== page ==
forced to try new things, and this remote way of making a movie I believe
will stick. This remote kind of communication, after all, is not only a
crucial way for people to interact with each other and keep society
working and moving forward, but creatively it is a refreshing and
innovative way for filmmakers to express themselves and uniquely tell a
What got you into
acting in the first place, and did you receive any formal training on the
I started off doing a lot of theater... ever since
I think the tenth grade, and have always studied the craft of acting with
tons of training and classes. I have always taken acting very seriously.
It's the only thing I've ever really wanted to do as a career. I'll do it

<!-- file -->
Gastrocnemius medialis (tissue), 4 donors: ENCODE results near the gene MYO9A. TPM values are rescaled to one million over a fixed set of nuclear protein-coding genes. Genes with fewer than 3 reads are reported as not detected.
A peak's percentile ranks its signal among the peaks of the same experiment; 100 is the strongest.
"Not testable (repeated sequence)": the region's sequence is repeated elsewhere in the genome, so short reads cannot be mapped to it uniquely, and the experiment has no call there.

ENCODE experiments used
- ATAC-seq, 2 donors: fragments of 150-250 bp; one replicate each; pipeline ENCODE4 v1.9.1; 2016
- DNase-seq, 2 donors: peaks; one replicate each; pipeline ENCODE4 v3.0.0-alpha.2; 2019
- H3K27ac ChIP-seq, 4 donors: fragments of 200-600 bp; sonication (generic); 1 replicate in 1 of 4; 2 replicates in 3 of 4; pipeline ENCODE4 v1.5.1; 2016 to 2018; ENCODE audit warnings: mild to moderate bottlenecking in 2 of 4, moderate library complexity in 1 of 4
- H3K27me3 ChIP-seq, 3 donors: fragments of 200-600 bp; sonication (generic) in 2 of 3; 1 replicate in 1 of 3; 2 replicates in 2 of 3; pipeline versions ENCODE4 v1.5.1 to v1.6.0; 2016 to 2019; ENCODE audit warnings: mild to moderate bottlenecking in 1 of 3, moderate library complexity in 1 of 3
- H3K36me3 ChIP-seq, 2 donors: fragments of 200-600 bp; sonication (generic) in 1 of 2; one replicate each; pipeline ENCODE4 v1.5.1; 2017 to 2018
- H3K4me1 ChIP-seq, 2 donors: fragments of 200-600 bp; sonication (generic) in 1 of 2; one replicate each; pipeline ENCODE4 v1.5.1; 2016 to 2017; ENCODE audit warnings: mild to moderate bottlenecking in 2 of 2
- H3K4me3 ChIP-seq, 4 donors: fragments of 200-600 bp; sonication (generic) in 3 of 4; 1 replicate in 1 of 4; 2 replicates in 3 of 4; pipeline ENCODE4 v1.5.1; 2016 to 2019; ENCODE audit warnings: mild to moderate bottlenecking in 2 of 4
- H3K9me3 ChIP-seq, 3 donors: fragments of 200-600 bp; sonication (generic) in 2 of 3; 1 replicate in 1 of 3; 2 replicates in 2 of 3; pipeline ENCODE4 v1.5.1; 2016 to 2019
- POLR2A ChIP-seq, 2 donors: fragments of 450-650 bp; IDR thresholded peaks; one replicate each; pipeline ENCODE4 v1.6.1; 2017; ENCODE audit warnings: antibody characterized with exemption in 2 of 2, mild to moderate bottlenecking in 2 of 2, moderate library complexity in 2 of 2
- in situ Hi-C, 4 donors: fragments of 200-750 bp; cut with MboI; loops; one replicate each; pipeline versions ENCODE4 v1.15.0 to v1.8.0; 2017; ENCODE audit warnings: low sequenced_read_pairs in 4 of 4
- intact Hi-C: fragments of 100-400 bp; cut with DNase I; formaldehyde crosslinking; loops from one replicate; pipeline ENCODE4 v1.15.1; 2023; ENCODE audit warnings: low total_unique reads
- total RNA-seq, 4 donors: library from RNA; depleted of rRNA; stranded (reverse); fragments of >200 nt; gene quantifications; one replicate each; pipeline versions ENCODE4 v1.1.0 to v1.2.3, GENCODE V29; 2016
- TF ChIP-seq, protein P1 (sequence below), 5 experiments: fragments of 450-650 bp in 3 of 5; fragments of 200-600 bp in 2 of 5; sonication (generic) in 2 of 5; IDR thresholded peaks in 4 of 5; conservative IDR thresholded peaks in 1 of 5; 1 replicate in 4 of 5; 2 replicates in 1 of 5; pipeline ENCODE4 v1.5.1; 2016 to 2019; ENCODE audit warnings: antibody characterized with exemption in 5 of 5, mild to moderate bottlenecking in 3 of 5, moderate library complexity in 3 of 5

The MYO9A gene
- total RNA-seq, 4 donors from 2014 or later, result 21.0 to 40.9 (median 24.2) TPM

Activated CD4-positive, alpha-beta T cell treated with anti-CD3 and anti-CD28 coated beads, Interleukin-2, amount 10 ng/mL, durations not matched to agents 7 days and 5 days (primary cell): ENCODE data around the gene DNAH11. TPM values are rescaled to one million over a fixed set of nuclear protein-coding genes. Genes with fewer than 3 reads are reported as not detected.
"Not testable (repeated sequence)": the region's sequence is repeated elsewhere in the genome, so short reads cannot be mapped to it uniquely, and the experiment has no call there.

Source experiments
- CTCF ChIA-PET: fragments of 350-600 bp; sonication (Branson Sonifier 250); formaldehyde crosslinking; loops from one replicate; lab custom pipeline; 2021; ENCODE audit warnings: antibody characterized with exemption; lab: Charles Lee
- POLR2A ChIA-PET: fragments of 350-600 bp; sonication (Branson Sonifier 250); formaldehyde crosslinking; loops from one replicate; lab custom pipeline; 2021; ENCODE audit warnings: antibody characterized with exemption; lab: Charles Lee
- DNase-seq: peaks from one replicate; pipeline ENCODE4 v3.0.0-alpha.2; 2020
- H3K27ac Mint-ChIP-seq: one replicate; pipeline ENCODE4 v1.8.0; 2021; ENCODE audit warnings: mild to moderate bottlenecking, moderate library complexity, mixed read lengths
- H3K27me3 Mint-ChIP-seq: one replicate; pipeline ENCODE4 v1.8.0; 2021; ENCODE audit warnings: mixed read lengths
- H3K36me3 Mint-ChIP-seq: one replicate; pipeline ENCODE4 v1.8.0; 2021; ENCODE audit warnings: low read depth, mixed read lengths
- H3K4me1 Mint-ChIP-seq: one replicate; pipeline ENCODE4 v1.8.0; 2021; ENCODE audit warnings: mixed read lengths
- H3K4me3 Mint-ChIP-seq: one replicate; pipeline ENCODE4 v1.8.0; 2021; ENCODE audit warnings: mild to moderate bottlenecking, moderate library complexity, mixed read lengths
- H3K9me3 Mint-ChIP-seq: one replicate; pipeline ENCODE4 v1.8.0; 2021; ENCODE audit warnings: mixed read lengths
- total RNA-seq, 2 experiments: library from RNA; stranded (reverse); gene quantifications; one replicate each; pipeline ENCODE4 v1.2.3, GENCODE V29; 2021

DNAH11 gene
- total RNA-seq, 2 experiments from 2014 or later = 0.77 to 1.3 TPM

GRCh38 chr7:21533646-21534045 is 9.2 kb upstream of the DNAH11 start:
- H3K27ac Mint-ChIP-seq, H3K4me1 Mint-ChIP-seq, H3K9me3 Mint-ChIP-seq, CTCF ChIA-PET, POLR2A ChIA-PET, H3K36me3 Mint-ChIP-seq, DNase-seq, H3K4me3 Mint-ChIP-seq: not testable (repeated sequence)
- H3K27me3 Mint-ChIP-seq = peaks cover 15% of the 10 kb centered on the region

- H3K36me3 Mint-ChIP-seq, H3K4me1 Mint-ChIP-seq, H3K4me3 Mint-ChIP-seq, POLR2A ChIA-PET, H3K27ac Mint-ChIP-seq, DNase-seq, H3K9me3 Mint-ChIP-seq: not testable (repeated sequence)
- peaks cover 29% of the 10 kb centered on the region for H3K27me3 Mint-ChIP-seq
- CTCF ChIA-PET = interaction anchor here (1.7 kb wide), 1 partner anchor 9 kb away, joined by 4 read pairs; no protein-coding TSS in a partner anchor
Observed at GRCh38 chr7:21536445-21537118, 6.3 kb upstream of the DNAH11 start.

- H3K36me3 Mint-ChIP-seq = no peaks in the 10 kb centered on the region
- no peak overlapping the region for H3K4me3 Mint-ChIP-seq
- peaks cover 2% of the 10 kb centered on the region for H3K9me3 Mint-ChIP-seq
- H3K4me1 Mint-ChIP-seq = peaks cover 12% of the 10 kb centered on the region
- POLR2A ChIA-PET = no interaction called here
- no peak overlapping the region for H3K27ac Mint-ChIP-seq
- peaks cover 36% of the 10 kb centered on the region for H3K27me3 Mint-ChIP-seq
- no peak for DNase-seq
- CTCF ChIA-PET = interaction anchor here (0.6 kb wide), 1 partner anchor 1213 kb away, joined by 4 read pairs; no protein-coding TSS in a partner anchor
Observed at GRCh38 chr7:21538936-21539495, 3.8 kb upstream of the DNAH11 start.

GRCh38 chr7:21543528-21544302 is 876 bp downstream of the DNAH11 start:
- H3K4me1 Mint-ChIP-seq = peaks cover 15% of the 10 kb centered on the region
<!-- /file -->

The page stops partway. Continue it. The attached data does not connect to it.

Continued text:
'til the day I die.
What can you tell us about your filmwork prior
to Impact Event?
I've done a lot of films but I would say my biggest and best movie I've
ever done is The Ghastly Love of Johnny X. That was a once-in-a-lifetime
movie that I was lucky enough to get in. One of my all-time proudest
achievements. Blind is another movie I just finished last year that should
be coming out in the not-too-distant future. That was another exceptional
movie that was one of my favorite experiences as an actor. Blind has had a
tremendous run on the film festival circuit and has gotten lots of great
feedback. I can't wait until it's finally released. Some other highlights
over the years have been Eruption: LA, Xenophobia, Dr.
Jekyll and Mr. Hyde,
Giantess Attack vs. Mecha Fembot and, of course, Impact